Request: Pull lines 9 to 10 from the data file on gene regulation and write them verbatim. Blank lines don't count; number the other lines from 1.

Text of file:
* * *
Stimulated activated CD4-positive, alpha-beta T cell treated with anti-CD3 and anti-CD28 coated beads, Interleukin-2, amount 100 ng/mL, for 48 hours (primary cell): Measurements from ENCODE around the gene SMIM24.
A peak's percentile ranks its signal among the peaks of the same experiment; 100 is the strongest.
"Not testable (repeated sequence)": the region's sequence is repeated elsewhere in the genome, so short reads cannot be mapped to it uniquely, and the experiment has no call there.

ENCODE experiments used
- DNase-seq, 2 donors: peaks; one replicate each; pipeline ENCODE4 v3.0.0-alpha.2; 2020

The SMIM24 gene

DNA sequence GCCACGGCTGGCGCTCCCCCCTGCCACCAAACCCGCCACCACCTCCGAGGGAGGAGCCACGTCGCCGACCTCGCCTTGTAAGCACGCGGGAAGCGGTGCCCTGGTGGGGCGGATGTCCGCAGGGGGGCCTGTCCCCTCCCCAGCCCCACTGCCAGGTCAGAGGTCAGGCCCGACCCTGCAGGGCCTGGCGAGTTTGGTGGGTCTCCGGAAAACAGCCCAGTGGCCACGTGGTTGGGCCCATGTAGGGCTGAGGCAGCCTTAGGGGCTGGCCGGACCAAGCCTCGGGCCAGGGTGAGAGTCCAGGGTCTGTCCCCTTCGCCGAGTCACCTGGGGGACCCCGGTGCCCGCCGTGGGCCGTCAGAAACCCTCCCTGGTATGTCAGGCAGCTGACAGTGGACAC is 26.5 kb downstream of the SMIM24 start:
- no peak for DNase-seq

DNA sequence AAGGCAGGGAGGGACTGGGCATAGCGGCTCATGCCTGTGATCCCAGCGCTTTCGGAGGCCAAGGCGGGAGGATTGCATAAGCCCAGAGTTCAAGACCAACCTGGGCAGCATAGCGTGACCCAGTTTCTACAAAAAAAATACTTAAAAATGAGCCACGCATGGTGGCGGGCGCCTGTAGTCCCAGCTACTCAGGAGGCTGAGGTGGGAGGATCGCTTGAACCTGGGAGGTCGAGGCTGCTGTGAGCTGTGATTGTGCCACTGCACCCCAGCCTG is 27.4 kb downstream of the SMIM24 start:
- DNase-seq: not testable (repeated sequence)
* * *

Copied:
DNA sequence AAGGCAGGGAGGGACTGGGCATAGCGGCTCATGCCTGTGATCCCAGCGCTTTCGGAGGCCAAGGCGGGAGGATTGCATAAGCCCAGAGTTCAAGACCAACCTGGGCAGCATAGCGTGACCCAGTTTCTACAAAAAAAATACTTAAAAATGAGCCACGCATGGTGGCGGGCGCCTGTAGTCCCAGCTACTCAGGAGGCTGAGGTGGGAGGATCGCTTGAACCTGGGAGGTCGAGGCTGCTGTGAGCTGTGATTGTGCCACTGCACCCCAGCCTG is 27.4 kb downstream of the SMIM24 start:
- DNase-seq: not testable (repeated sequence)